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Where do great inventions and concepts begin? All the songs, movies, sermons and speeches that trigger emotive responses and illicit action — where do they begin?

Any-correlation-between-bad-ideas-and-good-ones-They begin with an idea.

A concept. A thought. A moment of inspiration that acted as a catalyst for creating something tangible. A ‘gift’ — as Seth Godin would call it — with the power to change lives.

Thomas Edison once said,

“I’ve not failed, I’ve just found 10,000 ways that don’t work.”

I like this phrase.

I think its helpful.

It motivates me.

It instills courage to attempt a new thing and live a little on the edge.

And best of all, it can be applied to the concept of idea creation.

Why?

Because for every good idea there would most certainly have been a number of bad ones that led to its formation. Ideas so bad that even the originator of the idea would’ve cringed at the very thought of their idea being conceived.

And that’s despite the fact the idea was theirs in the first place!

Einstein, though most famous for his theory on relativity, published another 200 plus papers.

Mozart produced over 500 musical works.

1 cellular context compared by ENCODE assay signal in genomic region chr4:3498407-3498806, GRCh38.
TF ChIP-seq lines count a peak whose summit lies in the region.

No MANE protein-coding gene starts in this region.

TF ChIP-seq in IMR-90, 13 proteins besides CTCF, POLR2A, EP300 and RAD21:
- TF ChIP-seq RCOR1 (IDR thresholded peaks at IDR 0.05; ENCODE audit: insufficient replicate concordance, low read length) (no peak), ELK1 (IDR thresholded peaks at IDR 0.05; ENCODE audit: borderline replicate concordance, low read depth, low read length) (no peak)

Bach, more than 300 cantatas.

And Thomas Edison, in addition to the light bulb, held over 1000 patents.

They had lots of ideas.

Great leaders, artists, thinkers, and entrepreneurs all know this, for they’re those who believe in the possibilities, come up with bad ideas by the truck load, and are not afraid to dismiss them.

Some get voiced. Few are attempted. Others remain firmly in the imagination — never even making it to the drawing board.

But what these pioneering thinkers, entrepreneurs, artists and successful leaders know is that their ratio of success increases the more they see the value of bad ideas and are willing embrace failure.

Yes, that’s right — they actually value bad ideas.

But not only do they value them, they’ve understood that the chances of creating a great idea, is exponentially increased when they’re willing to toy with bad ones.

For it’s not so much about the ideas being good or bad — particularly in relation to the integrity of the creative process — but more to do with our willingness to create environments that value, facilitate, and stimulate them.

Idea creation is a necessary requirement for progression. For the greater the number of ideas, whether good or bad, the greater the chances of success.

So then, if there is a correlation between bad ideas and good ones, we should determine to generate as many of them possible. For in generating ideas, and being willing to accept failure, we’re sure to come across one that’s worth giving energy to.

Now there’s an idea.

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